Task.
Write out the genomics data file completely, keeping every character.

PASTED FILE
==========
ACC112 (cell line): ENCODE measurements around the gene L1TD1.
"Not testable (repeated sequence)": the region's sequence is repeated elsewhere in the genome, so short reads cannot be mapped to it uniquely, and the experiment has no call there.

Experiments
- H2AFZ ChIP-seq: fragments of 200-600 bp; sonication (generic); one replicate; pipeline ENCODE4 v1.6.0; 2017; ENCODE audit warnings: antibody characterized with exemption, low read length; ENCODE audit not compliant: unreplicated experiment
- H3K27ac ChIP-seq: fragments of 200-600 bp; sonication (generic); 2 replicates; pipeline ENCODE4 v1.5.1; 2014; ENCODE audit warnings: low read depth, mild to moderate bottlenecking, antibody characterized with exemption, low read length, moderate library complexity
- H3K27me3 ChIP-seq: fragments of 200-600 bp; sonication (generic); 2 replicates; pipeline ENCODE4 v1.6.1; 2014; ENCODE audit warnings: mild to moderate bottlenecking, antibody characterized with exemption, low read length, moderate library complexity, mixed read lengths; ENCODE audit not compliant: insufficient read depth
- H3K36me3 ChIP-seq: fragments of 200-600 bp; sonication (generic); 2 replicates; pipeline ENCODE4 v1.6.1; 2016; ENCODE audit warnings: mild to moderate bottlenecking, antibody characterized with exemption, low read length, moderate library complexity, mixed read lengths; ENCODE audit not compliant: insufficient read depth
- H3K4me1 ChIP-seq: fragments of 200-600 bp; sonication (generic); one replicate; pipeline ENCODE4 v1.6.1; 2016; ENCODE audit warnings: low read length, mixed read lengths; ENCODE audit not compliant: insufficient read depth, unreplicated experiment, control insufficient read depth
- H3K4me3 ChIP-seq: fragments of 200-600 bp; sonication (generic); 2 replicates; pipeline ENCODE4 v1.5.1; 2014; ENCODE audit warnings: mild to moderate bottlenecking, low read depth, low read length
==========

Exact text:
ACC112 (cell line): ENCODE measurements around the gene L1TD1.
"Not testable (repeated sequence)": the region's sequence is repeated elsewhere in the genome, so short reads cannot be mapped to it uniquely, and the experiment has no call there.

Experiments
- H2AFZ ChIP-seq: fragments of 200-600 bp; sonication (generic); one replicate; pipeline ENCODE4 v1.6.0; 2017; ENCODE audit warnings: antibody characterized with exemption, low read length; ENCODE audit not compliant: unreplicated experiment
- H3K27ac ChIP-seq: fragments of 200-600 bp; sonication (generic); 2 replicates; pipeline ENCODE4 v1.5.1; 2014; ENCODE audit warnings: low read depth, mild to moderate bottlenecking, antibody characterized with exemption, low read length, moderate library complexity
- H3K27me3 ChIP-seq: fragments of 200-600 bp; sonication (generic); 2 replicates; pipeline ENCODE4 v1.6.1; 2014; ENCODE audit warnings: mild to moderate bottlenecking, antibody characterized with exemption, low read length, moderate library complexity, mixed read lengths; ENCODE audit not compliant: insufficient read depth
- H3K36me3 ChIP-seq: fragments of 200-600 bp; sonication (generic); 2 replicates; pipeline ENCODE4 v1.6.1; 2016; ENCODE audit warnings: mild to moderate bottlenecking, antibody characterized with exemption, low read length, moderate library complexity, mixed read lengths; ENCODE audit not compliant: insufficient read depth
- H3K4me1 ChIP-seq: fragments of 200-600 bp; sonication (generic); one replicate; pipeline ENCODE4 v1.6.1; 2016; ENCODE audit warnings: low read length, mixed read lengths; ENCODE audit not compliant: insufficient read depth, unreplicated experiment, control insufficient read depth
- H3K4me3 ChIP-seq: fragments of 200-600 bp; sonication (generic); 2 replicates; pipeline ENCODE4 v1.5.1; 2014; ENCODE audit warnings: mild to moderate bottlenecking, low read depth, low read length